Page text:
Concept: a D&D-style fantasy setting where humanity’s weird thing is that we’re the only sapient species that reproduces organically.

  • Dwarves carve each other out of rock. In theory this can be managed alone, but in practice, few dwarves have mastered all of the necessary skills. Most commonly, it’s a collaborative effort by three to eight individuals. The new dwarf’s body is covered with runes that are in part a recounting of the crafters’ respective lineages, and in part an elaboration of the rights and duties of a member of dwarven society; each dwarf is thus a living legal argument establishing their own existence.
  • Elves aren’t made, but educated. An elf who wishes to produce offspring selects an ordinary animal and begins teaching it, starting with house-breaking, and progressing through years of increasingly sophisticated lessons. By gradual degrees the animal in question develops reasoning, speech, tool use, and finally the ability to assume a humanoid form at will. Most elves are derived from terrestrial mammals, but there’s at least one community that favours octopuses and squid as its root stock.
  • Goblins were created by alchemy as servants for an evil wizard, but immediately stole their own formula and rebelled. New goblins are brewed in big brass cauldrons full of exotic reagents; each village keeps a single cauldron in a central location, and emerging goblings are raised by the whole community, with no concept of parentage or lineage. Sometimes they like to add stuff to the goblin soup just to see what happens – there are a lot of weird goblins.
  • Halflings reproduce via tall tales. Making up fanciful stories about the adventures of fictitious cousins is halfling culture’s main amusement; if a given individual’s story is passed around and elaborated upon by enough people, a halfling answering to that individual’s description just shows up one day. They won’t necessarily possess any truly outlandish abilities that have been attributed to them – mostly you get the sort of person of whom the stories could be plausible exaggerations.

To address the obvious question, yes, this means that dwarves have no cultural notion of childhood, at least not one that humans would recognise as such. Elves and goblins do, though it’s kind of a weird childhood in the case of elves, while with halflings it’s a toss-up; mostly they instantiate as the equivalent of a human 12–14-year-old, and are promptly adopted by a loose affiliation of self-appointed aunts and uncles, though there are outliers in either direction.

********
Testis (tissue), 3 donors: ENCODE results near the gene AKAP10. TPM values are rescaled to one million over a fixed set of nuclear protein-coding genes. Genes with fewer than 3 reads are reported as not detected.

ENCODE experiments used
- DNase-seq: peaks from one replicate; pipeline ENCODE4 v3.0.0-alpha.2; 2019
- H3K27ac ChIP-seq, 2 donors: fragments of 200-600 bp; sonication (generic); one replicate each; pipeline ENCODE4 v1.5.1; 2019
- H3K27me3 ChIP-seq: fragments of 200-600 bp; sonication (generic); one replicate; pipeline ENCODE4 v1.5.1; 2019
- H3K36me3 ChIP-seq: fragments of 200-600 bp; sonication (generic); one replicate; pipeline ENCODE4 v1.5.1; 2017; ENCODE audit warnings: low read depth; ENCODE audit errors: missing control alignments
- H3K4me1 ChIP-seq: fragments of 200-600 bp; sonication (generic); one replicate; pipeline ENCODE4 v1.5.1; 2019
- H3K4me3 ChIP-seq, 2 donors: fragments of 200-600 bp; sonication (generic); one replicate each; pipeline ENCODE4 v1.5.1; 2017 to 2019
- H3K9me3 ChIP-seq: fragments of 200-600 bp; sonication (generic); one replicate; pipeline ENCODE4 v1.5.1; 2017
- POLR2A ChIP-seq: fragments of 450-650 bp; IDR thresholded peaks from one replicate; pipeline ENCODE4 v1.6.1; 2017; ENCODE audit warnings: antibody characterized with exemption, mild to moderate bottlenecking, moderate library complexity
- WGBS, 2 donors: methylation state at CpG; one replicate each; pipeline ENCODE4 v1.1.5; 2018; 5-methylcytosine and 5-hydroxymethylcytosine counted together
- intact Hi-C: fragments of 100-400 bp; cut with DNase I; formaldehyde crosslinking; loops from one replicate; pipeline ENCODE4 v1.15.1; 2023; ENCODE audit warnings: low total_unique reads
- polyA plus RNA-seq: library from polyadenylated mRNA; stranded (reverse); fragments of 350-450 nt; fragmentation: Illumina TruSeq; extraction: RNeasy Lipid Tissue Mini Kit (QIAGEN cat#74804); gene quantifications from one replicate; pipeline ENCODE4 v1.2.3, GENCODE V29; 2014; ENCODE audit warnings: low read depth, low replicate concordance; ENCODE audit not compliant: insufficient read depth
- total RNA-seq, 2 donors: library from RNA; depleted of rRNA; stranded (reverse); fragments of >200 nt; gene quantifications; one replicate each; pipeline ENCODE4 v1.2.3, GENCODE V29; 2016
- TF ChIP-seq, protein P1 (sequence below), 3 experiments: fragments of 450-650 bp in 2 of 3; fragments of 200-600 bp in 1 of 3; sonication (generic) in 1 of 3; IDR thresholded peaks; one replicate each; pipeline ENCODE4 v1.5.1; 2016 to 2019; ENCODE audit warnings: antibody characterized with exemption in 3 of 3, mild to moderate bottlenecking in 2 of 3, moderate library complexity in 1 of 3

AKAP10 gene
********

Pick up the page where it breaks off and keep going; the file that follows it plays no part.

What about orcs?

The so-called goblinoid peoples are variations on the same formula, and may well emerge from the same cauldron, depending on who’s been screwing with the ingredients lately. They’re very morphologically plastic – it’s not unheard-of to encounter a kobold and an ogre who count each other as siblings.

Other fantasy races: “You ever hear about how humans reproduce? ?”

It really depends on the folks in question. Elves are of course familiar with sexual reproduction, since that’s how the animals they upllift themselves from do it – though most of them would prefer to keep that end of the business at arm’s length – and goblins know all about emerging into the world naked, screaming, and covered in noisome ichor; they just think the human way of doing it sounds awfully hard on the mom!

Anyway, noodling around with questions in the notes about “crossbreeding”:

  • The process of creating a dwarf requires that a majority of the contributing craftspeople be dwarves, or else it just doesn’t work, but otherwise there’s no particular rule against including non-dwarves. There’s a fair amount of leeway both in fashioning a dwarf’s physical form and in composing the documents inscribed upon its skin, so cross-species “parentage” is really about incorporating non-dwarven artistic and philosophical influences.
  • Elfhood is a matter of acculturation, so in principle anybody can become one. In practice, the learning process is considerably more difficult and time-consuming for creatures who already have their own sapience and culture, so conversion to elfhood is uncommon outside of cases like human fosterlings raised by elves, or a non-elf becoming an elf’s spouse. Such individuals may not be fully accepted in certain communities; “half-elf” is one of the politer pejoratives they’re saddled with.
  • You can make goblins that display “inherited” traits by using pieces of flesh as alchemical ingredients, but doing so with the flesh of other sapients is strongly frowned on. Using the flesh of animals to incorporate selected traits into the next generation is far more accepted, and in fact, some goblin communities do so strategically to meet local needs; for example, you can totally get a batch of arboreal goblins by just chucking a whole fucking squirrel into the pot.

I love the postulate that goblins are nice and wouldn’t be chucking whole live adventurers into the soup pot.

Hey, I said it was frowned on, not that it never happens!

(Besides, even in those communities that lack a taboo against eating things that talk, stuffing a whole adventurer into the cauldron isn’t a great idea because it would introduce too many volatile and potentially conflicting humours. Like, do you want the Grand Soupsmith to kick your ass?)

Anyway, by popular demand:

  • Gnomes, like many creatures of the earth,

    arise spontaneously when the proper conditions are met. Such conditions may occur naturally, but are more often arranged by other gnomes. At first tightly

    to their homes, gnomes can range further afield as they grow, with the passage to adulthood marked by the ability to “re-home” to a suitable dwelling with a simple ritual. As gnomes’ homes strongly influence their owners’ nature, most gnomes are very particular about their housekeeping!

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